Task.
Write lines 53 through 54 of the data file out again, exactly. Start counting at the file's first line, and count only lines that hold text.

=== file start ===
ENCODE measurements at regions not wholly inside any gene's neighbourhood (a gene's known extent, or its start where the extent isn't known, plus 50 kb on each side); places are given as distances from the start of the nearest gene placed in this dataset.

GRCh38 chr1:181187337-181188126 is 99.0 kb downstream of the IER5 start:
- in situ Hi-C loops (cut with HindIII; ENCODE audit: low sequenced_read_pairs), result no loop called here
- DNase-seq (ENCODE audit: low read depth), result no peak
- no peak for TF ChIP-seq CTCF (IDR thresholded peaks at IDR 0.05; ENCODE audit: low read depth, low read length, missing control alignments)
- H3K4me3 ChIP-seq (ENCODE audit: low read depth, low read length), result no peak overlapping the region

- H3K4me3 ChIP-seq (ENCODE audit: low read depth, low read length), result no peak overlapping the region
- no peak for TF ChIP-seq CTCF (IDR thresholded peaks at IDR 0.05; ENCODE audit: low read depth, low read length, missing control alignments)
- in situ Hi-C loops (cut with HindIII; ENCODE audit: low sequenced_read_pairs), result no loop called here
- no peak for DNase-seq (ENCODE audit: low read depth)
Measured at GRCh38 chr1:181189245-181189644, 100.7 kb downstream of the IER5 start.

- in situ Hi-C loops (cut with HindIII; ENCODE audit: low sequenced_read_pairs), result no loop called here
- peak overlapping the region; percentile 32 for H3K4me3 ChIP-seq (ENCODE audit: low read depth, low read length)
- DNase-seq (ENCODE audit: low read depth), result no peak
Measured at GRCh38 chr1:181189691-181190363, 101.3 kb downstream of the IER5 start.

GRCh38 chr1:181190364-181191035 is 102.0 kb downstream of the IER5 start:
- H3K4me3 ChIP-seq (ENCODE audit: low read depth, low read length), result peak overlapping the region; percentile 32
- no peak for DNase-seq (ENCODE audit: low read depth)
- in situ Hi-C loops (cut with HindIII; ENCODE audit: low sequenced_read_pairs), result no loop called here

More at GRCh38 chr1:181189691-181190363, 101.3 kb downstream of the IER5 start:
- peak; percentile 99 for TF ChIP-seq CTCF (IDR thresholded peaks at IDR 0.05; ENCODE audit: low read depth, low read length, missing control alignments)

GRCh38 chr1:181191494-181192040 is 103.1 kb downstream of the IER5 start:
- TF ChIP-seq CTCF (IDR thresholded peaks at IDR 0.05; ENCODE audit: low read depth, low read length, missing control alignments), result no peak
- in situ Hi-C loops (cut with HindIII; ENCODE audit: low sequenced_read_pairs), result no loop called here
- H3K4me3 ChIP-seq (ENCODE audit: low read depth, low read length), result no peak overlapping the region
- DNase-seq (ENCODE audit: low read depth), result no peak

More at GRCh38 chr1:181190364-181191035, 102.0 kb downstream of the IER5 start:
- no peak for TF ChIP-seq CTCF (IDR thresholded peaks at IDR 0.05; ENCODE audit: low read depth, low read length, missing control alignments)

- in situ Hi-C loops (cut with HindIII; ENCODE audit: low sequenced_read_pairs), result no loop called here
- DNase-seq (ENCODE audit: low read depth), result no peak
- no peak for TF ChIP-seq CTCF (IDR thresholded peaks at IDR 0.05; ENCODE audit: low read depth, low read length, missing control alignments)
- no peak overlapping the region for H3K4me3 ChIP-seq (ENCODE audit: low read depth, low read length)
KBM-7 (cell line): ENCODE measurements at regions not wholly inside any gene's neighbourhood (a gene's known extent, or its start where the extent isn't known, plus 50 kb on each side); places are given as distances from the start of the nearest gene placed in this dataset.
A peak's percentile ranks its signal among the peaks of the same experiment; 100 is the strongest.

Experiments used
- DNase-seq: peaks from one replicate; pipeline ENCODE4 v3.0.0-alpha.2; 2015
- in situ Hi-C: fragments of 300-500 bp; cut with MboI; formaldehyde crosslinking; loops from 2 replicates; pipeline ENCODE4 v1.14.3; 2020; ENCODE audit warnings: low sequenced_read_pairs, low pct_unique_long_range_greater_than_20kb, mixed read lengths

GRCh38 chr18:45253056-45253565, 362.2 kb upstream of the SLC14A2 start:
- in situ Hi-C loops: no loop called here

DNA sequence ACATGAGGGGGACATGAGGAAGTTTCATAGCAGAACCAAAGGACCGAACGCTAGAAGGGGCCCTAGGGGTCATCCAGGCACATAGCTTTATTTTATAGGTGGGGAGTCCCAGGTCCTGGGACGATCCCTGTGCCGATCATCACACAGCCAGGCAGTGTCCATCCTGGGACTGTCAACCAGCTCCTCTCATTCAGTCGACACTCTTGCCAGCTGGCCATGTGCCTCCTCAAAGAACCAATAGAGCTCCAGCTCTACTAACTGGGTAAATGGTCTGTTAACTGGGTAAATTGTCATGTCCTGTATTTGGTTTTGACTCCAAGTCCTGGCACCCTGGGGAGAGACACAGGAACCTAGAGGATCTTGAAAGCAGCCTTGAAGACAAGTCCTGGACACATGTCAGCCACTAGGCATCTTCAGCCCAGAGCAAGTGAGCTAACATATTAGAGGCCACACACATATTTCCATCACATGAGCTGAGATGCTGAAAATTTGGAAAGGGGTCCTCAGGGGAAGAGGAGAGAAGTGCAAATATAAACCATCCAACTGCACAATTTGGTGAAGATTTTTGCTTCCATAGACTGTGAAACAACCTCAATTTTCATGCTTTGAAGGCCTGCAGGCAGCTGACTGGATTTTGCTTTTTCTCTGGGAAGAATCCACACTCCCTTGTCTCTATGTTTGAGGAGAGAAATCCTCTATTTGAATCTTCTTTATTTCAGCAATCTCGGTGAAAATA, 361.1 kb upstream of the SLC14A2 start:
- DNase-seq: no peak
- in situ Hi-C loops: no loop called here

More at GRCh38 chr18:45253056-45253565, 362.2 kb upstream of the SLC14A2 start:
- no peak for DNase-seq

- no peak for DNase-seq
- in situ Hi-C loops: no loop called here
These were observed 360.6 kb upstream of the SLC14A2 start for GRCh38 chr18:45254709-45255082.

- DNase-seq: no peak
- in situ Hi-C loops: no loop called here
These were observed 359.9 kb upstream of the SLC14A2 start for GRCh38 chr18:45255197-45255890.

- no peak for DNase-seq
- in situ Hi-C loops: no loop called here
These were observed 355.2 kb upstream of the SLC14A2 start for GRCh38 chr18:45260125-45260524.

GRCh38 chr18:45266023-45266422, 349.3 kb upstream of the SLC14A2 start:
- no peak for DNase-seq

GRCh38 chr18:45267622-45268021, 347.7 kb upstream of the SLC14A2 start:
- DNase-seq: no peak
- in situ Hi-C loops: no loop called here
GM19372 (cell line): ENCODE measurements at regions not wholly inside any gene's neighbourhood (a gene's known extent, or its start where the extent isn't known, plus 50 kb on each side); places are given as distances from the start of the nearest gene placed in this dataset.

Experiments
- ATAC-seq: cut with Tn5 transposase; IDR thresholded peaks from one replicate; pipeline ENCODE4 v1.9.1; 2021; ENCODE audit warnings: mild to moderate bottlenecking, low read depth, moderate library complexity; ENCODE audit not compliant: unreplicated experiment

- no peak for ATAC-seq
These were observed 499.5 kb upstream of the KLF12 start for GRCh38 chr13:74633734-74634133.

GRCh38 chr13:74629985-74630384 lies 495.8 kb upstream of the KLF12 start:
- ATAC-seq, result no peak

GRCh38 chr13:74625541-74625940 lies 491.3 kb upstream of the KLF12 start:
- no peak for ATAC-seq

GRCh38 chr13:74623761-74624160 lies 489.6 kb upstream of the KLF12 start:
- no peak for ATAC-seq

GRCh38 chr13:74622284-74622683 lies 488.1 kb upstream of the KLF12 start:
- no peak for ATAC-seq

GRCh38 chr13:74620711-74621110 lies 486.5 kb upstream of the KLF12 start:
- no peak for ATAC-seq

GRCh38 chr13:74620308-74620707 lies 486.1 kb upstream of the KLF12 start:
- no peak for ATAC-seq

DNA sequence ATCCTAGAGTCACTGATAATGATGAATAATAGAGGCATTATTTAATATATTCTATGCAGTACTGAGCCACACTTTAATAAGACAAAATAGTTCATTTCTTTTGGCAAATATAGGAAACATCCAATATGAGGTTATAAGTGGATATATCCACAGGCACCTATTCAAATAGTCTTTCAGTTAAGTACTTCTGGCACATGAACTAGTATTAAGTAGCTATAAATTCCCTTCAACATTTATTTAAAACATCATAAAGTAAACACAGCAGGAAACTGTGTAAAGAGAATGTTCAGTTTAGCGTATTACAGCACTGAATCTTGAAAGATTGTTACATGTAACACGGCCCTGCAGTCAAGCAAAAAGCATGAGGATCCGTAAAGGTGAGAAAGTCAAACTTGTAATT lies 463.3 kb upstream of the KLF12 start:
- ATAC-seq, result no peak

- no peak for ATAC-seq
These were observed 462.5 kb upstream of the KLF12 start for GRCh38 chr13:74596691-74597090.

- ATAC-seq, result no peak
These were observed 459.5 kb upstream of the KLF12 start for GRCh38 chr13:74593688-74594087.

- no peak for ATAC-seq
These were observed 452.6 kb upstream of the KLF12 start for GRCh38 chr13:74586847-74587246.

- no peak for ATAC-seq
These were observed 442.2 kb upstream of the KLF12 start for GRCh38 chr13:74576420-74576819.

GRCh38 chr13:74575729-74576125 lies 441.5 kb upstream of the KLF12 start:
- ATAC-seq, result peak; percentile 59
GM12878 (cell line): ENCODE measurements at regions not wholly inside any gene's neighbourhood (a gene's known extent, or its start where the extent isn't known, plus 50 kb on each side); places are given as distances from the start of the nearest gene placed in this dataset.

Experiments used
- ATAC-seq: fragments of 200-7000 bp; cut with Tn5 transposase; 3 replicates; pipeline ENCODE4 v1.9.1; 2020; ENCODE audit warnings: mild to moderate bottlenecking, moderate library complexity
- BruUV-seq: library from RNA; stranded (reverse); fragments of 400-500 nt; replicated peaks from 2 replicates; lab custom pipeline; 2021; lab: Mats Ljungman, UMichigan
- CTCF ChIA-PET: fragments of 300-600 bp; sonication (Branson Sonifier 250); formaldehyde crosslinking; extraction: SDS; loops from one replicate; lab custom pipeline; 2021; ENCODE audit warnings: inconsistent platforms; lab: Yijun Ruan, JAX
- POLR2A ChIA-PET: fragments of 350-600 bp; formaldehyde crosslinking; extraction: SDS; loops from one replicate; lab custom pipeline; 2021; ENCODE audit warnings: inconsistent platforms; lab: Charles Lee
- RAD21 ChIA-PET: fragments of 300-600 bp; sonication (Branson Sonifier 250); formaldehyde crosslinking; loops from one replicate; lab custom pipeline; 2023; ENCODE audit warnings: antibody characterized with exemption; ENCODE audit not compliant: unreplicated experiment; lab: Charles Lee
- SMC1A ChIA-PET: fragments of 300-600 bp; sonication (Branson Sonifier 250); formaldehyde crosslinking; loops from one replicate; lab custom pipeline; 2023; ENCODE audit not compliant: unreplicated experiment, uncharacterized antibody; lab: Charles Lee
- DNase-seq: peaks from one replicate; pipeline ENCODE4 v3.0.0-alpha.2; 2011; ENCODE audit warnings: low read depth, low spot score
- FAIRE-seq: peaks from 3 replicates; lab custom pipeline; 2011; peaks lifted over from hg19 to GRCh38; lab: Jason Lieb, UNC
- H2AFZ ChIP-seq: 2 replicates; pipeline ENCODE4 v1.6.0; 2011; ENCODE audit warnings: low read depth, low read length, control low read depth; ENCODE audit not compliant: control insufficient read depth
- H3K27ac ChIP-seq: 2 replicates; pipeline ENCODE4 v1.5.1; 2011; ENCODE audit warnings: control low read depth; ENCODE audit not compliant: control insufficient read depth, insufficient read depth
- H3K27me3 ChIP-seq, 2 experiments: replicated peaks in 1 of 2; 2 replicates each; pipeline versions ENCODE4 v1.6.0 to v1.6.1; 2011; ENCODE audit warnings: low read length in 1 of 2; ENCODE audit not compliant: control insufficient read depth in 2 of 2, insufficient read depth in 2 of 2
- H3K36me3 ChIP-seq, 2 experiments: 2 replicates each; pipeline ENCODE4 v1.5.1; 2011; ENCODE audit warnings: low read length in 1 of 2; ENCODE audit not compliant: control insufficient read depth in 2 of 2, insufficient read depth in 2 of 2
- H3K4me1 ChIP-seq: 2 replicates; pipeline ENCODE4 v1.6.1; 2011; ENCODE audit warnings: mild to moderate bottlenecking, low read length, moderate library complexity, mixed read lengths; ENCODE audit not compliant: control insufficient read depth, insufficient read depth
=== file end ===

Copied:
These were observed 355.2 kb upstream of the SLC14A2 start for GRCh38 chr18:45260125-45260524.

GRCh38 chr18:45266023-45266422, 349.3 kb upstream of the SLC14A2 start: